Welcome in the Image and Signal Processing Group
Researchers of the ISPGroup use and develop signal and image processing techniques for applications like:
- Signal Acquisition, Compression & Streaming
- (Multiple) Object Tracking
- Content-based Data Retrieval
- Biomedical Signal & Medical Image Processing
- Watermarking of Multi-Dimensional Signals
- Compressed Sensing and Inverse Problem Solving (e.g., in Optics, Astronomy, Medical Imaging)
- Hyperspectral Imaging: Theory, Models, Algorithms and Bio-Medical Applications
- Tomographic Methods in Bio-Medical Applications (CT, CBCT, ...)
- Sparse Signal Representation, Restoration and Processing
- Quantitative Analysis of Microscopy Images
- Machine Learning and Deep Learning for Image Processing and Computer Vision
- December 18th, 2017: Profs C. De Vleeschouwer and L. Jacques have been awarded the 45th "de Boelpaepe" prize (2015-2016) by the Académie royale des sciences, des lettres et des beaux-arts de Belgique (Royal Academy of Science, Letters and Fine Arts of Belgium) for their scientific research on image processing with wavelet analysis and sparsity methods.
- September 15-17, 2017: Congrats to Simon Carbonnelle, member of the ISPGroup, and his collaborators in the "OneBonsai" team which won ArcelorMittal Belgium’s first hackathon in the two categories "Artificial Intelligence" and "Best Overall".
... (older news)
Next and Last ISP Seminars:
- March 20th, Wednesday 11am, 2019: (in Nyquist Room), Thomas Feuillen, "Quantity over Quality: Dithered Quantization for Compressive Radar Systems"
- April 3rd, Wednesday 11am, 2019: (in Nyquist Room), Vincent Schellekens, TBD
- May 8th, Wednesday 11am, 2019: (in Nyquist Room), Benoît Pairet, TBD
- June 5th, Wednesday 11am, 2019: (in Shannon Room), Stéphanie Guérit, TBD
- June 19th, Wednesday 11am, 2019: (in Shannon Room), Sercan Aygun, TBD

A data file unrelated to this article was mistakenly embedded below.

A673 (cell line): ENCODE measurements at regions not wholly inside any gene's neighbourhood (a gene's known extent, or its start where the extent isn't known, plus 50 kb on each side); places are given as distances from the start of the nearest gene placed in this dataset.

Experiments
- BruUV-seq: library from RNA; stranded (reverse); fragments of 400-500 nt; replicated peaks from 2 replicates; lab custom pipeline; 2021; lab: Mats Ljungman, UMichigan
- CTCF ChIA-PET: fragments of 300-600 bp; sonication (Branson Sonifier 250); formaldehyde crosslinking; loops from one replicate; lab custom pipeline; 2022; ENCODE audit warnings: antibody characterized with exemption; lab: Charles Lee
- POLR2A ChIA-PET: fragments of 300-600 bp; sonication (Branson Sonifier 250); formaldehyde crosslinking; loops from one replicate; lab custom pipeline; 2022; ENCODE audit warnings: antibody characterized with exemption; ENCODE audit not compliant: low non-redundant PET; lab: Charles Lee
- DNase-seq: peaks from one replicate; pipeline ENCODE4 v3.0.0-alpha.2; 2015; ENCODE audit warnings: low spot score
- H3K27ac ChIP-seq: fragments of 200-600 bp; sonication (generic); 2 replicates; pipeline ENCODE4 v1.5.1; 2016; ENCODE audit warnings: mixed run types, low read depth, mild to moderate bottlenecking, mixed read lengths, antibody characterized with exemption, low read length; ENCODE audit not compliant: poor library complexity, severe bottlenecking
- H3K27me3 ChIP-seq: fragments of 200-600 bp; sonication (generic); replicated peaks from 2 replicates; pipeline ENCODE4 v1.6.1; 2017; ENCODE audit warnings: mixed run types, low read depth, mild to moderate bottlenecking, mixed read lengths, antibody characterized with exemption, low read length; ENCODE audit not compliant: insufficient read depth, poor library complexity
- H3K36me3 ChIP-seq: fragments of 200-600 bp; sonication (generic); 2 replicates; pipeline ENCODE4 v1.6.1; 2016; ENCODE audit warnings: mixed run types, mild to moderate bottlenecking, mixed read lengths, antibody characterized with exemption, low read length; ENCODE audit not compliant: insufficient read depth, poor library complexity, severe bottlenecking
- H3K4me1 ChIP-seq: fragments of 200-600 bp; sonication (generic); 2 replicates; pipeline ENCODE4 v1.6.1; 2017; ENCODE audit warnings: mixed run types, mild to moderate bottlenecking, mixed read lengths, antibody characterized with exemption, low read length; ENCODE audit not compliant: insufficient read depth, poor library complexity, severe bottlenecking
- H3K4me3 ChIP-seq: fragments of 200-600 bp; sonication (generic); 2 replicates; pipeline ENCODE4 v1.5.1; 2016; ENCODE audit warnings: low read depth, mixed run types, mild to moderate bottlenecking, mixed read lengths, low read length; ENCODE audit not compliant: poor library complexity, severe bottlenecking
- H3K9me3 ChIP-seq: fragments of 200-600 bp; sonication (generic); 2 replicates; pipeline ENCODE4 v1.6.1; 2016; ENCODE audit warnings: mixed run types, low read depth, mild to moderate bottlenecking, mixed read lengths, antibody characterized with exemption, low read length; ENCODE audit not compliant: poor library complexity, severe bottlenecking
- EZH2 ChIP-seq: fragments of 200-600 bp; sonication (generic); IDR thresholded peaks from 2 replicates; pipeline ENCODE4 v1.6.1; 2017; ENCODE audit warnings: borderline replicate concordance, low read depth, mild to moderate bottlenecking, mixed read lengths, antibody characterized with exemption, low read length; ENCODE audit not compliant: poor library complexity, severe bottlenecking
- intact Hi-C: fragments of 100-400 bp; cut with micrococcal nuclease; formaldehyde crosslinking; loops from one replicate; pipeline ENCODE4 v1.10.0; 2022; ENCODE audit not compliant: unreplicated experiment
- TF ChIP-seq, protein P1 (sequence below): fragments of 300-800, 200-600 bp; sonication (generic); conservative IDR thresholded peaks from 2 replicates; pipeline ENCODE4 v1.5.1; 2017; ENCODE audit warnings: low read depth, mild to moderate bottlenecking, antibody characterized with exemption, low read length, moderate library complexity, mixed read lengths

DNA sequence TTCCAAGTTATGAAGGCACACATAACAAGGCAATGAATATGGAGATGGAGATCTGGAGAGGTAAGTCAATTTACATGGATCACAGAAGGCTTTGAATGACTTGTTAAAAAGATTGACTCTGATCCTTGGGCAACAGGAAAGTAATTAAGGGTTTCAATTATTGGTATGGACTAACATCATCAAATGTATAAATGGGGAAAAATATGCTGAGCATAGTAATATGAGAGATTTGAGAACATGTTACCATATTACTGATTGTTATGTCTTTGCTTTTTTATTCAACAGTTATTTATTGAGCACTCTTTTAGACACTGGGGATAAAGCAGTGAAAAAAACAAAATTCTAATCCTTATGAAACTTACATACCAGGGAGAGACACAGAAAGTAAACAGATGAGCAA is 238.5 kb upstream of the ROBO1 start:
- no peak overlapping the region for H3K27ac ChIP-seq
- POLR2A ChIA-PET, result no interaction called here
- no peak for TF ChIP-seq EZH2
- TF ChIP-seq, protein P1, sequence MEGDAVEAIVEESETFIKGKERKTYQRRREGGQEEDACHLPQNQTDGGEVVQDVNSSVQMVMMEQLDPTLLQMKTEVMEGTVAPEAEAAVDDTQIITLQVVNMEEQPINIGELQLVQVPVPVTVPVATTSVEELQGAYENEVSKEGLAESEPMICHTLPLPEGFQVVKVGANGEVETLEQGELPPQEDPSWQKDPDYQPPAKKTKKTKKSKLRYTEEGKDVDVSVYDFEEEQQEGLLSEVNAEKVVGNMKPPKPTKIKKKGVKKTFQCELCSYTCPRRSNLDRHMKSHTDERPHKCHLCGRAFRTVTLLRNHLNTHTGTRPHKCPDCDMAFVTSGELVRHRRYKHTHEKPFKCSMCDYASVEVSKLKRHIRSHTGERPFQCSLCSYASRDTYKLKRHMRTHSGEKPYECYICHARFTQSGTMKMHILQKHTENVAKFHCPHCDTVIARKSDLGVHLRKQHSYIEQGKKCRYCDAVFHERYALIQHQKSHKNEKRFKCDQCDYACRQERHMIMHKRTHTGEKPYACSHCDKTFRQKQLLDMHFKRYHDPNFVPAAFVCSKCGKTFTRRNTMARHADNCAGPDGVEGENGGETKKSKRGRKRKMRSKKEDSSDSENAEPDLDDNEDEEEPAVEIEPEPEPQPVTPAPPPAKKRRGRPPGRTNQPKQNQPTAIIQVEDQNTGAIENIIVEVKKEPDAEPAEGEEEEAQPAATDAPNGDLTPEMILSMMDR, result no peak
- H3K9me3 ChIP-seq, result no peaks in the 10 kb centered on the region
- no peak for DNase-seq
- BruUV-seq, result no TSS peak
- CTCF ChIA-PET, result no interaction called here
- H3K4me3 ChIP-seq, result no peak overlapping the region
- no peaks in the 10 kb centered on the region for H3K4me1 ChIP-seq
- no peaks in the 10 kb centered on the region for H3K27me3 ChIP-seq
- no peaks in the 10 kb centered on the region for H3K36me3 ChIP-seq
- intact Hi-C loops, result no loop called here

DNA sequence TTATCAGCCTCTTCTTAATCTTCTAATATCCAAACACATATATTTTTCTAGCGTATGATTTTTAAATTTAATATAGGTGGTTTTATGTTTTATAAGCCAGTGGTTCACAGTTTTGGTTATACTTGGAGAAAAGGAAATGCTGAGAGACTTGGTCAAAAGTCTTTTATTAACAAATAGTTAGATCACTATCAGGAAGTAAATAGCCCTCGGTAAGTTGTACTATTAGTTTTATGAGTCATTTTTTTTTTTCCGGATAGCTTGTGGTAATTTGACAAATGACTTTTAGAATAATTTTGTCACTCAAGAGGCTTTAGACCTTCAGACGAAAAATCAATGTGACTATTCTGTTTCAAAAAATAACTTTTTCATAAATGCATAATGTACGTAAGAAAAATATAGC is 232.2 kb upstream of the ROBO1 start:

- September 4th, Wednesday 11am, 2019: (in Nyquist Room) Simon Carbonnelle, TBD
- October 2th, Wednesday 11am, 2019: (in Shannon Room), Tahani Madmad, TBD
- November 6th, Wednesday 11am, 2019: (in Shannon Room), Pierre-Yves Gousenbourger, TBD
- October 25th, Thursday, 2018, 14h15: (in Nyquist Room) Dr F. Cantalloube (MPIA, Heidelberg, Germany), "Post-processing techniques for exoplanet imaging"
- September 13th, Thursday, 2018, 15h30: (in Shannon Room), Sercan Ayguns, "Approximate digital system design with hardware-based stochastic computing for computer vision"
... (all seminars)
The ISPGroup is active in the following main research topics:
Sensing, Imaging and Rendering: What is the most efficient way to sense a signal or to image reality? How can the sensing stage already "compute" information in a way that "just the information we need" is captured? This is the general research topic that we address here. This covers fields like, inverse problem solving, compressed sensing and compressive imaging, data restoration techniques, hyperspectral and light field imaging, or virtual view point rendering.
Representation and Communication: How can we efficiently represent an image signal, or general data in as few parameter as possible? Which kind of (greedy) algorithm can deduce such parameters? How can this "sparse" representation be transmitted in a compact bitstream, potentially under latency and bitbudget constraints? How can we adapt the forwarded content to semantic user requirements? How can we build personalized summaries of edited video feeds automatically?
Analysis and Interpretation: Video are segmented into semantically meaningful objects, based on texture and motion analysis. Images descriptors are extracted to characterize visual contents. Targets of interest are detected, recognized, and tracked to understand behaviors in natural scenes. Application domains include autonomous production of visual reports (e.g. for team sport events), but also intelligent vision in surveillance, or cells images analysis in biology.
Medical Image Processing: Our group develops image & signal processing tools and models for the use in various medical contexts, including radiotherapy, proton therapy, brachytherapy, surgery, EEG analysis, kinematic, diffusion tensor imaging, etc.
Focus on a randomly picked research topic:
Imaging the Brain Microstructure: Diffusion tensor imaging, the most common model of the diffusion signal, is unable to represent the signal arising from water molecules diffusing in different compartments such as multiple fascicles and the extra-axonal space. Multi-fascicle models overcome this limitation by providing a parametric representation for each compartment, allowing the development of new brain network modeling.